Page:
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Bio Chapter 5
Terms in this set (44)
What are the two main stages of the cell cycle?
Interphase and cell division
What stage is the cell in when it does what it normally does?
What stage does the cell stay in for 90% of it's life?
What is the last stage of the cell's life?
What happens during cell division?
The DNA is duplicated, and then it is divided into daughter cells.
What phases are there during cell division?
G1, S phase, and G2 phase
What is G1 phase?
This is for gap 1 which is the first phase in a newly divided cell (usually the longest phase). During this phase the cell has grown and is ready to replicate its DNA.
What is S phase?
This is for synthesis. This is during time in which DNA is replicated. Cell now has twice as much DNA as normal.
What is G2 phase?
This is for gap 2 which is after S phase, but before cell division. Checks are made to ensure that conditions are suitable for cell division.
What is G0 phase?
This is the nonreplicating phase. Some specialized cells enter the G0 phase and do not replicate. This phase can last from a few days to the rest of the cell's life. Neurons and beta cells are examples.
What are the two reasons as to why cells divide?
To reproduce the organism, and to grow and repair cells of a multicellular organism.
What is Binary Fission?
This occurs in prokaryotic cells, and some single-cell protist eukaryotes. This process begins with a single cell and ends with two identical daughter cells.
Why is eukaryotic cell division more complex than prokaryotic cells?
B/c there are cell organelles and usually many cells. There is more DNA and many linear chromosomes, instead of only one circular chromosome, and the DNA is wrapped in a double layer of nuclear membrane.
What are the two types of eukaryotic cell division?
Mitosis and Meiosis
What is mitosis?
It is asexual and somewhat resembling prokaryotic binary fission. It produces two identical daughter cells.
What is meiosis?
It produces sperm and eggs that have half as much DNA as the mother cell. It is completed by fertilization to create a new organism. Cell division used in sexual reproduction to produce sperm and eggs. It occurs in gametes rather than somatic cells.
What are the four main phases of DNA processes for mitosis?
Interphase-before mitosis, prophase, metaphase, anaphase, and telophase. Remember the acronym IPMAT.
What is cytokinesis?
It is the division of the rest of the cell. After replicated DNA has been divided with half going to each daughter cell, the cytoplasm and cell organelles are divided.
DNA replication occurs during which phase?
When are chromosomes formed?
When the DNA wraps around proteins.
What are chromatids?
Chromosomes (with the proteins)
Replicating DNA now consists of two identical what?
What are the sister chromatids held together by?
A centromere protein.
What do all multicellular organisms use to repair and replace worn out cells?
What do some small and/or less complex eukaryotic organisms use to reproduce themselves asexually?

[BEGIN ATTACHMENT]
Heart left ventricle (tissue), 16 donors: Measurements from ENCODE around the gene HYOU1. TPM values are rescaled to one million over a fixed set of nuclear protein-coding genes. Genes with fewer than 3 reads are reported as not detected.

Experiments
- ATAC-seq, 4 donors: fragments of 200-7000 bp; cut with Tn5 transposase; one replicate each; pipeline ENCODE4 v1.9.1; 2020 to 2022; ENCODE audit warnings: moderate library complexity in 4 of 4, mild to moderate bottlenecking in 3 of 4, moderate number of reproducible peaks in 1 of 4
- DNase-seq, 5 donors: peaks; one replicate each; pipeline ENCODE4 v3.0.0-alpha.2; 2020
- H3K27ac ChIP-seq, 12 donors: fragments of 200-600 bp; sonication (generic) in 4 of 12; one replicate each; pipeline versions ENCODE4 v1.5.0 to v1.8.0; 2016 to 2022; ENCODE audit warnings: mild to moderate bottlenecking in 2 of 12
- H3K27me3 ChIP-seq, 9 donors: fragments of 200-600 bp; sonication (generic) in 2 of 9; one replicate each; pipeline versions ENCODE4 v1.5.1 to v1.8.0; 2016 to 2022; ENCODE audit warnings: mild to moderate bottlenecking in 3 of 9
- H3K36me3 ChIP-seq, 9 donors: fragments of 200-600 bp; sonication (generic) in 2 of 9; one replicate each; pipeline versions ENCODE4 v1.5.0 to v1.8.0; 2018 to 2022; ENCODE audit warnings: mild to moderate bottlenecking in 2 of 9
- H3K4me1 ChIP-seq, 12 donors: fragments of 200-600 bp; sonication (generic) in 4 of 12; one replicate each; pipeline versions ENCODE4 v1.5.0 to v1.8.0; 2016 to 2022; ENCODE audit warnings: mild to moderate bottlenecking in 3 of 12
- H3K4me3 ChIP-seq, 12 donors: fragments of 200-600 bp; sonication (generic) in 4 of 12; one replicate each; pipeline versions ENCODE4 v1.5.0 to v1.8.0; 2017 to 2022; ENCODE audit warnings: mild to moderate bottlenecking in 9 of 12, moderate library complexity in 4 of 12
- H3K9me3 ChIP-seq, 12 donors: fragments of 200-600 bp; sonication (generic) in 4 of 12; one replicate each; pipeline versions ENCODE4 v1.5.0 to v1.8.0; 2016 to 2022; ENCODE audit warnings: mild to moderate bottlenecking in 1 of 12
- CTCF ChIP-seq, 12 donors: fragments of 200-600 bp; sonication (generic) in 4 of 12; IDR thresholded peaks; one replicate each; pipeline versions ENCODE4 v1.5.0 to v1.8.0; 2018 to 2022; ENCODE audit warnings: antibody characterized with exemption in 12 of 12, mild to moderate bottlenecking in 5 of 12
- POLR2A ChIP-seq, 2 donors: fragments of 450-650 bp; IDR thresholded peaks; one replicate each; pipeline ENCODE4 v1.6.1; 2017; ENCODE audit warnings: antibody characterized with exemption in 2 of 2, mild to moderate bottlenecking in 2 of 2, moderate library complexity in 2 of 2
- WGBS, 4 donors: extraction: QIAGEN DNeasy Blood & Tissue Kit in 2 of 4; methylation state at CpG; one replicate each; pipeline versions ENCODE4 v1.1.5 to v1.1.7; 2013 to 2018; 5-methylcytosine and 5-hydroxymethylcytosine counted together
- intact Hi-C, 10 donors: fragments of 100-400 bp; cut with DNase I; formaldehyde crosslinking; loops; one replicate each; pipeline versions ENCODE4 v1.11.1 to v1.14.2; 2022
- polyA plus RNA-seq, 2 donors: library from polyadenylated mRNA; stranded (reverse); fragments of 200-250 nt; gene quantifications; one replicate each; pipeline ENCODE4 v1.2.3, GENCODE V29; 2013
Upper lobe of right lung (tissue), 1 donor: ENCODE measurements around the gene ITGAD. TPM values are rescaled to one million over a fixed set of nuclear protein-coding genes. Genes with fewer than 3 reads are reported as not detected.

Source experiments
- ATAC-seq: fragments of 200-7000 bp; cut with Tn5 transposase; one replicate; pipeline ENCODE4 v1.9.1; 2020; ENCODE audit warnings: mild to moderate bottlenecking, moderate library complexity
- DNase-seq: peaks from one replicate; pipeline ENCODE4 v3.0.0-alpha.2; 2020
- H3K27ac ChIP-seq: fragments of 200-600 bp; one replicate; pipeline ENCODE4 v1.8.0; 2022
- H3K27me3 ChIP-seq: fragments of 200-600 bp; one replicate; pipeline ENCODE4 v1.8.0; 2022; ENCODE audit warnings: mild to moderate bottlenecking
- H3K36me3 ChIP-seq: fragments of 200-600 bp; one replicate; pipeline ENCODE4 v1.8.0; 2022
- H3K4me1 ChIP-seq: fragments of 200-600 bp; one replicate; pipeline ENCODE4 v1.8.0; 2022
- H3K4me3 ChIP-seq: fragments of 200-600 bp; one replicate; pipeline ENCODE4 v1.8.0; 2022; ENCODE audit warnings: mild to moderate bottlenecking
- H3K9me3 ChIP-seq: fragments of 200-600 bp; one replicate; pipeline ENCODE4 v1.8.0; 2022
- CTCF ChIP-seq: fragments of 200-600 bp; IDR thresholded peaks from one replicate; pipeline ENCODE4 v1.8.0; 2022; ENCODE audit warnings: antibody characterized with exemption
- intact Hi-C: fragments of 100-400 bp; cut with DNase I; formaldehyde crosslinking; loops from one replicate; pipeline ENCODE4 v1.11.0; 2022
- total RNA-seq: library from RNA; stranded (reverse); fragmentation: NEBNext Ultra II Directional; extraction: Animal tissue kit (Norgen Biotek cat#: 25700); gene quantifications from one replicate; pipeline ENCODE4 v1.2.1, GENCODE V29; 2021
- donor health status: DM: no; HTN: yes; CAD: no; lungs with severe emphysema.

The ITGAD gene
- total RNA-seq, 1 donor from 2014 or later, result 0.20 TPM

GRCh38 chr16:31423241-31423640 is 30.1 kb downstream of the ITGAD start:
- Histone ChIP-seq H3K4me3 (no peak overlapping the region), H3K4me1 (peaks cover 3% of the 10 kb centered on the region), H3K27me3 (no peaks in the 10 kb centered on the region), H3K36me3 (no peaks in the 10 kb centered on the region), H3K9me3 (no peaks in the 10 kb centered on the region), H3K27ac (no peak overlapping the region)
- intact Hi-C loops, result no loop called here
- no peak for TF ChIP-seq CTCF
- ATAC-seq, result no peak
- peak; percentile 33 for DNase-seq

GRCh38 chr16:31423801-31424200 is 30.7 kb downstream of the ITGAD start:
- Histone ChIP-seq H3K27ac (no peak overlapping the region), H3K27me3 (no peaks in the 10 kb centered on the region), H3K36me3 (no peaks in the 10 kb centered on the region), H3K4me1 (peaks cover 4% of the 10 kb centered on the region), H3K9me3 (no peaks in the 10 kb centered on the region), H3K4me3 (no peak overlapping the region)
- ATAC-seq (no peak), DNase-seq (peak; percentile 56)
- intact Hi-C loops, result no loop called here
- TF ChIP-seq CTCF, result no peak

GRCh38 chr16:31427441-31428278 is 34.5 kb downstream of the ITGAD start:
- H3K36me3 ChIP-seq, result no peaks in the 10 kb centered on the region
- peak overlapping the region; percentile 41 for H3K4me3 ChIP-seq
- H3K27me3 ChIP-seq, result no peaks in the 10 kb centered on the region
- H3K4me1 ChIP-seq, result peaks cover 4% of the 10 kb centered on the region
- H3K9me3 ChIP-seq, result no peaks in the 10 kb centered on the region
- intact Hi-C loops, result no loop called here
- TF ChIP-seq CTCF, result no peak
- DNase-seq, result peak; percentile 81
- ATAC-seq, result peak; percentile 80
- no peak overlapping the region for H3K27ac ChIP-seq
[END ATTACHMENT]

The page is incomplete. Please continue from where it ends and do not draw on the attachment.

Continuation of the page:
Mitosis. For example, seaweeds, fungi, sponges, and flatworms.
What is cancer?
Uncontrolled cell division.
What do cells dividing out of control produce?
Tumors (cancer), malformation of organs that usually malfunction, and the decision of when to divide and reproduce occurs during G1 phase.
What do cell cycle regulatory proteins do?
They control cell division.
When does the cell cycle pause?
When the cell size or nutrient supply is inadequate, DNA is damaged, or DNA replication is incomplete.
What is a tumor?
A cell mass created by rapid runaway cell division.
When do tumor cells transform into cancer cells? (Also known as malignant cells)
When tumor cells gain anchorage independence and start invading other tissues
When is a tumor considered benign?
When it remains confined to one site.
What is Angiogenesis?
The formation of new blood vessels.
What is Anchorage dependence?
Most cells are firmly anchored in one place and will stop dividing if they are detached from their surroundings.
What is metastasis?
The spread of a disease from one organ to another.
What do regulatory proteins do during the G1 phase?
They advance cells to the S phase to begin replication.
What can regulatory proteins be influenced by?
Internal (within the cell) or external signals, nutrient supply, or DNA damage.
What interferes with the G0/G1 checkpoint proteins?
What are gametes?
Haploid sex cells (sperm or eggs) having half as much DNA as parent cell.
What are somatic cells
Diploid cells identical and having as much DNA as parent cells.
What kind of cell does meiosis create?
Creates haploid cells that carry half as much DNA as is needed in complete cells.
What is fertilization?
Fusion of two gametes resulting in a Zygote. The zygote now undergoes mitosis to form the new complete organism.
What is a Zygote?
The single cell result of fertilization that now contains all the DNA necessary.
What does the first cell division separate?
Separates homologous pairs into two different daughter cells. The cells are now haploid b/c the homologous pairs have been separated, but the sister chromatids (identical chromosomes) remain.
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